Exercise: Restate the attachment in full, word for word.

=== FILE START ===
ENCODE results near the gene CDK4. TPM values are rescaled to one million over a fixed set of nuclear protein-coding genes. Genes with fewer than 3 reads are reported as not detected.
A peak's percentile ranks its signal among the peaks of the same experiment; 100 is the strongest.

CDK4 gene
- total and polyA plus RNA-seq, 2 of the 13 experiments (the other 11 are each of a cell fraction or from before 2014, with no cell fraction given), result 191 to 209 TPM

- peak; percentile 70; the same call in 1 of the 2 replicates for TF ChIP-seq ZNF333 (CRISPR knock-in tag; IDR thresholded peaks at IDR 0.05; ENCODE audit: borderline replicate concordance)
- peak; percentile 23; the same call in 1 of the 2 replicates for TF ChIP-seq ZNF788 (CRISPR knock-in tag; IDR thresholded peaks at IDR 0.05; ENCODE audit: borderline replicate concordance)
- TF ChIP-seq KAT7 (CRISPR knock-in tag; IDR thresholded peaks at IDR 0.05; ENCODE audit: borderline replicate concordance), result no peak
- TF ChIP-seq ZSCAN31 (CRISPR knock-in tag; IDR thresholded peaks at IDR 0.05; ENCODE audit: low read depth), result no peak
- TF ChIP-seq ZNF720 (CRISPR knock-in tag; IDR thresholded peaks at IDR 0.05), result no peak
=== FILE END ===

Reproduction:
ENCODE results near the gene CDK4. TPM values are rescaled to one million over a fixed set of nuclear protein-coding genes. Genes with fewer than 3 reads are reported as not detected.
A peak's percentile ranks its signal among the peaks of the same experiment; 100 is the strongest.

CDK4 gene
- total and polyA plus RNA-seq, 2 of the 13 experiments (the other 11 are each of a cell fraction or from before 2014, with no cell fraction given), result 191 to 209 TPM

- peak; percentile 70; the same call in 1 of the 2 replicates for TF ChIP-seq ZNF333 (CRISPR knock-in tag; IDR thresholded peaks at IDR 0.05; ENCODE audit: borderline replicate concordance)
- peak; percentile 23; the same call in 1 of the 2 replicates for TF ChIP-seq ZNF788 (CRISPR knock-in tag; IDR thresholded peaks at IDR 0.05; ENCODE audit: borderline replicate concordance)
- TF ChIP-seq KAT7 (CRISPR knock-in tag; IDR thresholded peaks at IDR 0.05; ENCODE audit: borderline replicate concordance), result no peak
- TF ChIP-seq ZSCAN31 (CRISPR knock-in tag; IDR thresholded peaks at IDR 0.05; ENCODE audit: low read depth), result no peak
- TF ChIP-seq ZNF720 (CRISPR knock-in tag; IDR thresholded peaks at IDR 0.05), result no peak